Art rides the turbulent winds of 2016, but returns remain impressive for those that stay the course

Price movements in the global art market have been volatile in 2016, though certain sub-sectors continue to settle the nerves of investors. At the very top of the mega priced is a clutch of artworks whose value-meter clicks ever upwards, mostly justifying its pick as an investment of super-merit.

According to Knight Frank’s 2017 Wealth Report art declined 14% to the fourth quarter of 2016, yet is still up 139% over 10 years. Many genres fared less well than paintings, which recorded higher than expected prices towards the end of the year. November’s New York sales, which traditionally mark the end of the auction year, attracted strong bidding, with the top price of the year achieved by Christie’s when it sold one of Claude Monet’s iconic Grainstack paintings for US$81m – way above its $45m estimate.

The results reflect how the market for alternative investments is much like other markets – they go through peaks and troughs, sometimes offering steady, or spectacular returns, and sometimes falling out of favour.

Examples of how the prevailing trend has been bucked came via stellar prices set by superstars Picasso and Modigliani. Pablo Picasso’s Les Femmes d’Alger (Version ‘O’) (1955) sold for $179m at Christie’s New York to break the auction record for any painting. Amedeo Modigliani’s (1884-1920), Nu couché sold for $170.4m also at Christie’s New York. When Will You Marry?, a painting by Paul Gauguin of two Tahitian girls, became the most expensive work of art ever sold when it was bought by a museum in Qatar for $300m.

Notably, interest for art as an investment in Africa continues to take root, with The Standard Bank Gallery’s Henri Matisse: Rhythm and Meaning exhibition reflecting the growing interest in quality alternative investments. The exhibition closed on a successful note, having attracted more than 30,000 visitors eager to marvel at the iconic French artist’s versatility and range. The robust visitor numbers for this exhibition compare favourably with previous exhibitions of 20th-century modernists at the gallery and is exceeded only by 2006’s Pablo Picasso showcase at the Standard Bank Gallery, which drew 56,000 visitors.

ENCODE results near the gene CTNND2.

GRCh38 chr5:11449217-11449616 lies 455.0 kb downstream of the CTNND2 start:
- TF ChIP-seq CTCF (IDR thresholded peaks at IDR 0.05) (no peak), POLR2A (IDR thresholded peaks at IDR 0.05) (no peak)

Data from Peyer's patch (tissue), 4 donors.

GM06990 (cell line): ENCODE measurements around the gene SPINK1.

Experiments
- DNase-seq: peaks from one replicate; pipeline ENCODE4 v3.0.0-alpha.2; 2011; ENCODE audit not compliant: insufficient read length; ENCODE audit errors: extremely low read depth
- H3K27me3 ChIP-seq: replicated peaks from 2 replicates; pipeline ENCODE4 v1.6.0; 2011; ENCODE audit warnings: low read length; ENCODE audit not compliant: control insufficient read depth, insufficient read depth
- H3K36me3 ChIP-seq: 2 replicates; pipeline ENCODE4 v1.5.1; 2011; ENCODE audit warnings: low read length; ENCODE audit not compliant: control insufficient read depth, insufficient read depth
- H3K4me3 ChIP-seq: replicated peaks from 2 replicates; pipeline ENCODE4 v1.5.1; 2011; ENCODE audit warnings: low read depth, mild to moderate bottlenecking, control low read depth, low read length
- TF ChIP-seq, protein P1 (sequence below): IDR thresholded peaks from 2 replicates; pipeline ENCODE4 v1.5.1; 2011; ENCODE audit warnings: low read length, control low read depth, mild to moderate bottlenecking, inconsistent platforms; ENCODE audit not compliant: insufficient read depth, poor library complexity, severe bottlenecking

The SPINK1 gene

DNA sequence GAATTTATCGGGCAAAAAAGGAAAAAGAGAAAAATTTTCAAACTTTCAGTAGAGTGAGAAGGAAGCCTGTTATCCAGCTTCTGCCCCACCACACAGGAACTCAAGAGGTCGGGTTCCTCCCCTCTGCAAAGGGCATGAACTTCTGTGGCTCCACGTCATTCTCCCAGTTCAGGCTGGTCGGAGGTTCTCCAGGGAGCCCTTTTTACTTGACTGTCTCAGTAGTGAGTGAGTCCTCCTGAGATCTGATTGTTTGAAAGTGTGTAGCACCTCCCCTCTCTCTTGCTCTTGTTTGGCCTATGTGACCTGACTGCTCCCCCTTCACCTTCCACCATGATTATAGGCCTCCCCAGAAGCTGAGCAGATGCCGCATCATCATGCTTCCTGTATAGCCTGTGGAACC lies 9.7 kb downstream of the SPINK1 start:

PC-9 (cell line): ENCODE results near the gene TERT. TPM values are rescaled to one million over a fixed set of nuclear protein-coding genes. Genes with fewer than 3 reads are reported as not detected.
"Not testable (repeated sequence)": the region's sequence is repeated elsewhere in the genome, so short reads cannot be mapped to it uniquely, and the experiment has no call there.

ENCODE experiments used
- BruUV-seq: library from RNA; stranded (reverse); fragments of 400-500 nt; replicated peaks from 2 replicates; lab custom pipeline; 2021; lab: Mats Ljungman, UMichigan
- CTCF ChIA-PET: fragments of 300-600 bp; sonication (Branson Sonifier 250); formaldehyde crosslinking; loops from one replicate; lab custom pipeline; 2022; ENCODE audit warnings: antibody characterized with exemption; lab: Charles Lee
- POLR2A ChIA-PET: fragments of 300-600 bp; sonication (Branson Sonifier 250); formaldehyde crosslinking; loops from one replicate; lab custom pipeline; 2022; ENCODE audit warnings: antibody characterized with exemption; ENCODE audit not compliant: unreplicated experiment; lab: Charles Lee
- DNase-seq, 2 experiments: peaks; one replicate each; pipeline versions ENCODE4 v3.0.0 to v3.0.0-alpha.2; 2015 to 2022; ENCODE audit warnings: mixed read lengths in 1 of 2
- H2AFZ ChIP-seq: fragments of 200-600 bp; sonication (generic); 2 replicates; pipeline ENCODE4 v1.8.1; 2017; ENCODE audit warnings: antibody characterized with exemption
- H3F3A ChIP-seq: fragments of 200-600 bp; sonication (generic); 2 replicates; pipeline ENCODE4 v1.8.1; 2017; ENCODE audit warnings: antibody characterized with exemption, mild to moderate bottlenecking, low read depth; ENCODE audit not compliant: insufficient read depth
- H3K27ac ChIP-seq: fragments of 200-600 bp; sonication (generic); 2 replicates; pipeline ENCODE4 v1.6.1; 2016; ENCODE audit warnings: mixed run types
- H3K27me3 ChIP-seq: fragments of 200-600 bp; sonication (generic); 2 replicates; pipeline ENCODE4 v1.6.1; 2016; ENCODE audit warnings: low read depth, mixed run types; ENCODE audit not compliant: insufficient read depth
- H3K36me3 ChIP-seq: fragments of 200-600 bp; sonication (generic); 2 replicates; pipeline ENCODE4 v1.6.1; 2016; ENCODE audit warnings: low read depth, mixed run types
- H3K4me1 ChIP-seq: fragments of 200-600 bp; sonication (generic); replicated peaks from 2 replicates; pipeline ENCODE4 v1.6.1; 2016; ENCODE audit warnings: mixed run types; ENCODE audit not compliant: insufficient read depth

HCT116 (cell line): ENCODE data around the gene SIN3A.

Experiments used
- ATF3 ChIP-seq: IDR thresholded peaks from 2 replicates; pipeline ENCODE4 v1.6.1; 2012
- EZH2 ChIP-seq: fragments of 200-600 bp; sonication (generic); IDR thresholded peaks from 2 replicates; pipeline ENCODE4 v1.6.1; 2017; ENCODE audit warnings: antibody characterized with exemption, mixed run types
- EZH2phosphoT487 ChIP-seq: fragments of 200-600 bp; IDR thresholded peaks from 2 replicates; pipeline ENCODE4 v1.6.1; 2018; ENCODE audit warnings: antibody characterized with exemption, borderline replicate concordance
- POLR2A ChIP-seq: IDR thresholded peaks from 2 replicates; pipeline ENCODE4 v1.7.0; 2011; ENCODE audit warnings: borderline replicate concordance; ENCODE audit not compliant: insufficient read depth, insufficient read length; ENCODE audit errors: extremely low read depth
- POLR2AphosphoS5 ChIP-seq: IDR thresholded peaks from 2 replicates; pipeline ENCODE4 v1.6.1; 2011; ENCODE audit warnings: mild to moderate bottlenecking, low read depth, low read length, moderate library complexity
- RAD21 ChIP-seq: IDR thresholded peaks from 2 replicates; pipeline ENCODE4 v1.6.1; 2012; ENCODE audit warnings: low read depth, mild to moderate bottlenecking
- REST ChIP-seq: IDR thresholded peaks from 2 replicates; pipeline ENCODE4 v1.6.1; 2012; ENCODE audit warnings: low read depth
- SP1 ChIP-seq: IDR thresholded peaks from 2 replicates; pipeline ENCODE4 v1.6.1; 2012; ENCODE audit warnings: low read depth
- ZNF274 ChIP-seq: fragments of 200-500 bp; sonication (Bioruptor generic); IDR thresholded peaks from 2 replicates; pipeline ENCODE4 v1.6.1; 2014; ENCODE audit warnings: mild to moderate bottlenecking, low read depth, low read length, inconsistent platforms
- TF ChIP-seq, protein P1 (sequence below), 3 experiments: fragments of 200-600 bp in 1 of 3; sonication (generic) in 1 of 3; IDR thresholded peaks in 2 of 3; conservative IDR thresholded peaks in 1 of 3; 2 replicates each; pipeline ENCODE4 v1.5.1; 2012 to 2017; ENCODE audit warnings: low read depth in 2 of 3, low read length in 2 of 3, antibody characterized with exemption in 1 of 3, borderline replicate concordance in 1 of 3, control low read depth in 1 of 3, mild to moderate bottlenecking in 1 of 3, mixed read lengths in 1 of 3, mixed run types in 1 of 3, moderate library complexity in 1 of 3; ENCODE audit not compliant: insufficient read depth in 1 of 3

“Increasingly, African investors in passion investments such as art are learning that spending money on rare items may be driven by enjoyment and appreciation for beauty – but it is also an investment that can leave conventional investments trailing far behind,” says Philip Faure, global head of wealth planning at Standard Bank Wealth and Investment.

“These investors have the means to acquire the items that fire their imaginations, but at the back of their minds is their understanding of markets – they know that what may not be ‘flavour of the year’ this time round, could be the great find of the year to come”.

Other big sellers last year included Girls on the Bridge by Edvard Munch, which was sold by Sotheby’s for $54m – a big jump from the $31m it fetched when sold in 2008 – and Untitled XXV by the Dutch-American artist Willem de Kooning, sold by Christie’s for $66m, a record for the artist.

Showing that the old masters still have life in them, Peter Paul Rubens’ Lot and his Daughters was sold by Christie’s London for £45m ($58.4m), the second-most expensive work to sell by the artist after his Massacre of the Innocents, which made almost £50m ($64.9m) in 2002. And Untitled by the modern US artist Jean-Michel Basquiat set a record for the artist when it fetched $57m with Christie’s New York in May.

According to the Knight Frank report a marked variation in performance is noticeable across different genres. European Impressionist painters, such as Matisse and Cézanne, saw the largest annual drop in the value of works sold at auction, while 19th-century artists like Constable and Turner rose by 19%. Modern and contemporary works, which have previously been the stellar performers in the art index, recorded drops of 8% and 2% respectively.

It seems the eternal question, “But is it art” will never satisfactorily be answered. Art lore has it that feared and venerated critic of the 1940s to the 1980s, Clement Greenberg, entered a state of rapture when he beheld a painting or sculpture that truly presented itself to him as “art”. Everyone sees something different when they look at the same work and it is that happenstance that confounds attempts to set the template by which art can be coveted and valued. Such self-appointed cognoscenti as Greenberg claimed to have the key; but for most us denied such facility we must hope and pray that what we like appeals to many more art lovers as well.

“Only the market really knows,” concludes Faure.